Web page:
The Animal Doctor by Dr. Michael W. Fox

Time To End Species-Endangering Fur Industry

DEAR READERS: Anti-fur demonstrations need to make a comeback, considering the rising demand for such animal products -- especially in Asian countries, which now receive much of what is “harvested” in North America and Europe.

Hundreds of thousands of caged mink have been destroyed in several countries because they contracted the COVID-19 virus from infected workers. These mink then infected other workers, along with cats and wildlife near some of the fur farms. Mink are either being quarantined or “depopulated” in the U.S., Canada, Russia, South Africa and all over Europe, to date.

The crowded conditions on mink and other fur farms, and the stress on the animals from their lifelong cramped confinement, are not only grossly inhumane, they create ideal conditions to establish zoonotic (animal-to-human) diseases. But the fur industry is profit-driven, and prohibition is a political hot potato. It is up to consumers to say “no.”

They should also say “no” to any furs and skins from wild animals -- like baby seals -- who are clubbed to death, and the millions of others who are trapped and snared, such as beaver, coyote, fox, bobcat and pine marten. Trapping and snaring (death by strangulation) is not only extremely cruel, it is also indiscriminate, often catching non-target species.

These non-target species can include people’s cats and dogs, and even endangered species such as the Canada lynx, of which there are 50-200 left in northern Minnesota. To prevent the latter, the Center for Biological Biodiversity filed a lawsuit in December against the Minnesota Department of Natural Resources for allowing trapping and snaring methods that do not include “lynx exclusion devices” in the northern part of the state -- the last stronghold for the federally protected lynx.

Globally, wild animals now represent about 15-20% of all furs used in the trade. In North America, the largest producer of high-quality wild furs, the proportion is closer to 50%. Species include muskrat, beaver, raccoon, marten, fox, coyote, bobcat and lynx. Smaller quantities of wild furs also come from Russia (sable), Europe (fox), South America (fox, nutria) and other regions. Many of these species provide environmental and public health services by controlling rodent populations that can harbor plague, Lyme disease and other illnesses.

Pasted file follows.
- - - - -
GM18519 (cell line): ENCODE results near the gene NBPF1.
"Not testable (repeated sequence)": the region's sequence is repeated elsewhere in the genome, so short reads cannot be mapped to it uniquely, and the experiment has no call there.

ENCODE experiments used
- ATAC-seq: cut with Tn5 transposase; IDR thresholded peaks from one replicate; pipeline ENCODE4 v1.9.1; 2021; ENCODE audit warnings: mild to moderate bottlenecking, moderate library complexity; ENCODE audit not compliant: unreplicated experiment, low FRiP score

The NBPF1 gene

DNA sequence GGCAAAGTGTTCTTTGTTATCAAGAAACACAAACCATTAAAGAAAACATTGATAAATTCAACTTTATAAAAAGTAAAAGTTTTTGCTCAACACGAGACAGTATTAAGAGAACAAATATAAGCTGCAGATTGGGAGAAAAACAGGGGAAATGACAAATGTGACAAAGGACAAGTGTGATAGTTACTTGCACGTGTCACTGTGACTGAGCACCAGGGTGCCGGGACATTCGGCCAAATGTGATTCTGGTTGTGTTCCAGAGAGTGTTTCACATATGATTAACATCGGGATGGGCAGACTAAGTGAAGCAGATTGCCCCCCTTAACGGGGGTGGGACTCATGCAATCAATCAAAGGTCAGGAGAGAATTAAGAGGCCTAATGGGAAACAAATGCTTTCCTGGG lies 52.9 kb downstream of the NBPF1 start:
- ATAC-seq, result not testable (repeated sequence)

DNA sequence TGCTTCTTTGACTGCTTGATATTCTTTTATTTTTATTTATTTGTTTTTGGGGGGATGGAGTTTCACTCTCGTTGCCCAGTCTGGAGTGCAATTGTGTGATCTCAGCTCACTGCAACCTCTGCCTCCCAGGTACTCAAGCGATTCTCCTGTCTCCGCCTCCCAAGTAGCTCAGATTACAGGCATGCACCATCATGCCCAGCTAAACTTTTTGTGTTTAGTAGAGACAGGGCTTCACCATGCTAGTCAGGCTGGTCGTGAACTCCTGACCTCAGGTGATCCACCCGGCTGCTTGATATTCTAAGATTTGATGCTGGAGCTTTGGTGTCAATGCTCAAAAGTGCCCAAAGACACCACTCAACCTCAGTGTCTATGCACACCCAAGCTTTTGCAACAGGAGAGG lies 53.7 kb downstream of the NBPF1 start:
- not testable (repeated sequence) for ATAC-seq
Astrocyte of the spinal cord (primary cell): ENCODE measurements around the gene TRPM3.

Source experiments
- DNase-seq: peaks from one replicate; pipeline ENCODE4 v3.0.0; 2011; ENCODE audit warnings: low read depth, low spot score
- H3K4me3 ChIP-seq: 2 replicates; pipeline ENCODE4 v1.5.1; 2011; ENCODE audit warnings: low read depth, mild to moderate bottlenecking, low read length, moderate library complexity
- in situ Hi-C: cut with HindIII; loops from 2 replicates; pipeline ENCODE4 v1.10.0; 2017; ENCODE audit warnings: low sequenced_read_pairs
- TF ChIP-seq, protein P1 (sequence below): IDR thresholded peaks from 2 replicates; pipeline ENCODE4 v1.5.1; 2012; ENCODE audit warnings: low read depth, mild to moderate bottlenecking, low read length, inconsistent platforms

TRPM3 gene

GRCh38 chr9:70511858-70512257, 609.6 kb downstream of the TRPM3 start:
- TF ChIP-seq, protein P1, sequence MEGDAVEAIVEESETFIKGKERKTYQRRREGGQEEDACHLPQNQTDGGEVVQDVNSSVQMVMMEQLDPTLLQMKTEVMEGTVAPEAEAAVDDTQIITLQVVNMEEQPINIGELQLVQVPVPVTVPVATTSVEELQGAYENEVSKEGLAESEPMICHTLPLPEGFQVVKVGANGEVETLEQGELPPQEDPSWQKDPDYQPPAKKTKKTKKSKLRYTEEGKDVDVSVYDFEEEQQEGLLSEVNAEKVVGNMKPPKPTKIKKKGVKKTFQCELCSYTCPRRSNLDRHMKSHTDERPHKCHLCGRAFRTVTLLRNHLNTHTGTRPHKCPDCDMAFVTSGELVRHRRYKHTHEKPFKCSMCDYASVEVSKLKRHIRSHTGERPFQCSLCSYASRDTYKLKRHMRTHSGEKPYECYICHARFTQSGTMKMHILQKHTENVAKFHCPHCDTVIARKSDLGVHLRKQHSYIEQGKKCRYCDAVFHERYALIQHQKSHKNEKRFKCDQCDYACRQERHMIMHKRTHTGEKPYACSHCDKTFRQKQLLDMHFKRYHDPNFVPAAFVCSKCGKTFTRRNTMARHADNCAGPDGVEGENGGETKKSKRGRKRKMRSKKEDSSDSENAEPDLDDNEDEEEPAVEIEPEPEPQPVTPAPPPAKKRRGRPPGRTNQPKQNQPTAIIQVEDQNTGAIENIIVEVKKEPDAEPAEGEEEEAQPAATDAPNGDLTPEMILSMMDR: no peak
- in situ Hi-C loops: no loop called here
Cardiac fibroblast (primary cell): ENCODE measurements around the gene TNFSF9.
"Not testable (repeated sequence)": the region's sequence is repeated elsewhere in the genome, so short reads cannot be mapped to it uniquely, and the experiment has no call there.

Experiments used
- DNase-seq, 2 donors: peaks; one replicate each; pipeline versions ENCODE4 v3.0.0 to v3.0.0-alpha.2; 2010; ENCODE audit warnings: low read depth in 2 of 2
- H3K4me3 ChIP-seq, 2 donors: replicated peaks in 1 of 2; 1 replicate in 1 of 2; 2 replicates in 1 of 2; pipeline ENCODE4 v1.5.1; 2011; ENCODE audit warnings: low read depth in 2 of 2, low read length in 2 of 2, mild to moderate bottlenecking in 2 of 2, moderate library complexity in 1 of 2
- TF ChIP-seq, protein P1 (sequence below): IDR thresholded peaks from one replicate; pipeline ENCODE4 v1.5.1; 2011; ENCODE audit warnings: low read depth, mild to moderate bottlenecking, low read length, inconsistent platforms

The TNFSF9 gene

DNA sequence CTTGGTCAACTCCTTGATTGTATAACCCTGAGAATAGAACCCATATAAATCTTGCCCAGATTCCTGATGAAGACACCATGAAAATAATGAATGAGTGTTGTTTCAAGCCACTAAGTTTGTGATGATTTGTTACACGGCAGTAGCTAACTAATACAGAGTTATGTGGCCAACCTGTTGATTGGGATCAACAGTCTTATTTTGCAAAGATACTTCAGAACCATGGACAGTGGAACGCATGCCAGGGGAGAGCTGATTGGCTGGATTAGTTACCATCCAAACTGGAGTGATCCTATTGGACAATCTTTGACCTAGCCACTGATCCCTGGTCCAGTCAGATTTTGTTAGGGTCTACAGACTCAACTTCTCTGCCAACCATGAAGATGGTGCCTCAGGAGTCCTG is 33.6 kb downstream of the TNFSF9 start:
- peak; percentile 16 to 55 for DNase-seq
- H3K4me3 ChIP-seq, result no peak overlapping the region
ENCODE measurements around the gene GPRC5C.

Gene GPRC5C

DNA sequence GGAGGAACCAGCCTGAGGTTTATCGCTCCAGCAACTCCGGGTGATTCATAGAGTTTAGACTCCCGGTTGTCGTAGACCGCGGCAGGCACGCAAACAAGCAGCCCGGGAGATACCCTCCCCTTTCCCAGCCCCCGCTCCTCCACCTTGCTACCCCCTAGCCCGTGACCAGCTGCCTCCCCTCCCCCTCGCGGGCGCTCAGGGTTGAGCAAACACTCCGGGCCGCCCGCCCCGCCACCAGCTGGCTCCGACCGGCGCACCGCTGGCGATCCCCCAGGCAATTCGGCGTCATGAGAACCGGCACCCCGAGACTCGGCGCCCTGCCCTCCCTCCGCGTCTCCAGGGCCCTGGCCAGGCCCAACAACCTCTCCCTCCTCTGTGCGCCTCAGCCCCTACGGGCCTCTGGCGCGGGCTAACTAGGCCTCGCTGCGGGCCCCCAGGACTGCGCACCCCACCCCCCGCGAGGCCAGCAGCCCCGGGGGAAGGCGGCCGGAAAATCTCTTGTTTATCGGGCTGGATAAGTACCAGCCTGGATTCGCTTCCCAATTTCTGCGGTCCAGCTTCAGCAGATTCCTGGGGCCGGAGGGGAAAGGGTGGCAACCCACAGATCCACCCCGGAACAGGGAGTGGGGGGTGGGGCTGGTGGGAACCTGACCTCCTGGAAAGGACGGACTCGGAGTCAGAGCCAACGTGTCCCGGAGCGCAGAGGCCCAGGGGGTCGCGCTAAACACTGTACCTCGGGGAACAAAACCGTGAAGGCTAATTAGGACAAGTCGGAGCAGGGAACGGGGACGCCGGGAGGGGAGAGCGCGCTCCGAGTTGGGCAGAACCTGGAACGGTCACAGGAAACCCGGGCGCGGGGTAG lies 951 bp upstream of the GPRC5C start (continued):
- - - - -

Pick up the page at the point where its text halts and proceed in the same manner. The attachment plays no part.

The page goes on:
Most fur sold globally comes from farmed animals, such as mink, foxes, raccoon dogs, rabbits and chinchillas. To preserve the pelts, animals on fur farms are killed by inhumane methods, such as gassing and head-to-tail electrocution. An additional source of fur for the apparel industry comes from street-harvested cats and dogs in some countries, their fur being dyed and patterned to look like it came from a wild animal. It may be sold as faux or synthetic fur.

It is unlikely that the U.S. government, or any other, will ever move to prohibit the export of wild furs and other wild animal products and parts until a new paradigm of global trade is established -- one based on international agreements over animal and environmental protection. Yet this is ultimately in the best interests of public health and a sustainable economy, which depend upon a healthy ecosystem and optimal natural biodiversity.

Consumers can facilitate such change by voting with their money and refusing to purchase any fur garments, accessories or products.


Canine inflammatory bowel disease can be caused by bacterial infection/dysbiosis, which can cause chronic vomiting and diarrhea with intestinal inflammation. But some dogs and particular breeds may be suffering from sensitivity to proteins called gliadins, which come from the gluten in their diet, especially wheat.

Grains are still an important source of various minerals, nutrients and beneficial fiber in dogs’ diets, so gluten-free grains and other sources of fiber should be provided. These include teff, sorghum, quinoa, amaranth, whole-grain brown rice, wild rice, buckwheat, millet, chia, flax, tapioca (from cassava root), uncontaminated organic oats (meaning, not milled with wheat) and unsweetened shredded coconut.

Dogs with intolerance to glutens are comparable to people who suffer from Crohn’s and celiac disease. Human nutritionists have reported that while corn (maize) is one of the most commonly consumed grains in the gluten-free diet, it could be responsible for persistent mucosal damage in a very limited subgroup of celiac patients. This same issue may well apply to some dogs and cats.

(Send all mail to or to Dr. Michael Fox in care of Andrews McMeel Syndication, 1130 Walnut St., Kansas City, MO 64106. The volume of mail received prohibits personal replies, but questions and comments of general interest will be discussed in future columns.

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